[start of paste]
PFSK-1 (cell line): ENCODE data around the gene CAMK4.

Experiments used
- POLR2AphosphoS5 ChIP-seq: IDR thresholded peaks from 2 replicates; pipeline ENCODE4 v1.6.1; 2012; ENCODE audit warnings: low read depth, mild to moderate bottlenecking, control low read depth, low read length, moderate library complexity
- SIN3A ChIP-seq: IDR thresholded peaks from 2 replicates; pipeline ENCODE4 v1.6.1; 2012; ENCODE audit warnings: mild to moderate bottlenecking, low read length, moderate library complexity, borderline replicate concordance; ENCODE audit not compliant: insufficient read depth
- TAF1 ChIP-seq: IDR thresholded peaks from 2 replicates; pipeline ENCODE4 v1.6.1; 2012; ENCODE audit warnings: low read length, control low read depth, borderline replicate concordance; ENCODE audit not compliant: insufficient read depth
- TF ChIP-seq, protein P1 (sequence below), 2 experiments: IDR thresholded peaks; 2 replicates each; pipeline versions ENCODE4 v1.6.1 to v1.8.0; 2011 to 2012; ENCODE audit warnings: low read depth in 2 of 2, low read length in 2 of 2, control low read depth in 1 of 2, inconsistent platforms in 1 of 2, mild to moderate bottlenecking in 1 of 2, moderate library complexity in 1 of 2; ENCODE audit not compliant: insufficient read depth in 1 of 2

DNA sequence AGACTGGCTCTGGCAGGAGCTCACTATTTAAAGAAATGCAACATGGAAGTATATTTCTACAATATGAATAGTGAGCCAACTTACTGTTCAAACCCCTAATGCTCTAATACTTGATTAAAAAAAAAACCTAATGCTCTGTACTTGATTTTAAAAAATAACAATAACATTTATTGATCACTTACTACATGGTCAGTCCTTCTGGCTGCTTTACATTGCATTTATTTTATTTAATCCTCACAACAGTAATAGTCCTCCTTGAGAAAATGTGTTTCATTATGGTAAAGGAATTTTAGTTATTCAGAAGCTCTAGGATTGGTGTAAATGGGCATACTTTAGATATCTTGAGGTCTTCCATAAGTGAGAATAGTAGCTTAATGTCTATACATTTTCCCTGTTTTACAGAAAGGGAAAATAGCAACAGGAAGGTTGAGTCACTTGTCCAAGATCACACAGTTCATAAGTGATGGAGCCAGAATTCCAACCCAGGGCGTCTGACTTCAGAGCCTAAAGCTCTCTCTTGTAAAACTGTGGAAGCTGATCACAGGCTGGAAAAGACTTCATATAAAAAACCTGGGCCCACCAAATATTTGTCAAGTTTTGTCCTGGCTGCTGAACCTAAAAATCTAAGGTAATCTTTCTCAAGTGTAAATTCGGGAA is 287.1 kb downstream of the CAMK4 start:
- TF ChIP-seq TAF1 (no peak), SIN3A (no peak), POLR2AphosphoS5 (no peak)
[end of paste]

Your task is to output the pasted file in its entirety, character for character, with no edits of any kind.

PFSK-1 (cell line): ENCODE data around the gene CAMK4.

Experiments used
- POLR2AphosphoS5 ChIP-seq: IDR thresholded peaks from 2 replicates; pipeline ENCODE4 v1.6.1; 2012; ENCODE audit warnings: low read depth, mild to moderate bottlenecking, control low read depth, low read length, moderate library complexity
- SIN3A ChIP-seq: IDR thresholded peaks from 2 replicates; pipeline ENCODE4 v1.6.1; 2012; ENCODE audit warnings: mild to moderate bottlenecking, low read length, moderate library complexity, borderline replicate concordance; ENCODE audit not compliant: insufficient read depth
- TAF1 ChIP-seq: IDR thresholded peaks from 2 replicates; pipeline ENCODE4 v1.6.1; 2012; ENCODE audit warnings: low read length, control low read depth, borderline replicate concordance; ENCODE audit not compliant: insufficient read depth
- TF ChIP-seq, protein P1 (sequence below), 2 experiments: IDR thresholded peaks; 2 replicates each; pipeline versions ENCODE4 v1.6.1 to v1.8.0; 2011 to 2012; ENCODE audit warnings: low read depth in 2 of 2, low read length in 2 of 2, control low read depth in 1 of 2, inconsistent platforms in 1 of 2, mild to moderate bottlenecking in 1 of 2, moderate library complexity in 1 of 2; ENCODE audit not compliant: insufficient read depth in 1 of 2

DNA sequence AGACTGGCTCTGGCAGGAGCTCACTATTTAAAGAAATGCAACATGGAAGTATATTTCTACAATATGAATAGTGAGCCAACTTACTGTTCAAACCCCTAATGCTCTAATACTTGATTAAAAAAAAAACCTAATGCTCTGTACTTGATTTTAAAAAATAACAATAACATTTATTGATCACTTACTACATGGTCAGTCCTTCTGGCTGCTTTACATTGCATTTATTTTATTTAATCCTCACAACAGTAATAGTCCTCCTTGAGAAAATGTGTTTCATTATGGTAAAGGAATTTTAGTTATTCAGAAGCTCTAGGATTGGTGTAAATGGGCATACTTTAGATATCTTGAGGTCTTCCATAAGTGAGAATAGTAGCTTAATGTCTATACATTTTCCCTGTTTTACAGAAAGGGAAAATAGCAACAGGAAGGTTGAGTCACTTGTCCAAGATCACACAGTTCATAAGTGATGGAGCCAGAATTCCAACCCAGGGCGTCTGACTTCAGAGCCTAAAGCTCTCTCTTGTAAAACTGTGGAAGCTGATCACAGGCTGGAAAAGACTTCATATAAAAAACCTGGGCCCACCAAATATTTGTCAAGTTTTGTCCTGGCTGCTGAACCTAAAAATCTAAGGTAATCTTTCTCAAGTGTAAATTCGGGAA is 287.1 kb downstream of the CAMK4 start:
- TF ChIP-seq TAF1 (no peak), SIN3A (no peak), POLR2AphosphoS5 (no peak)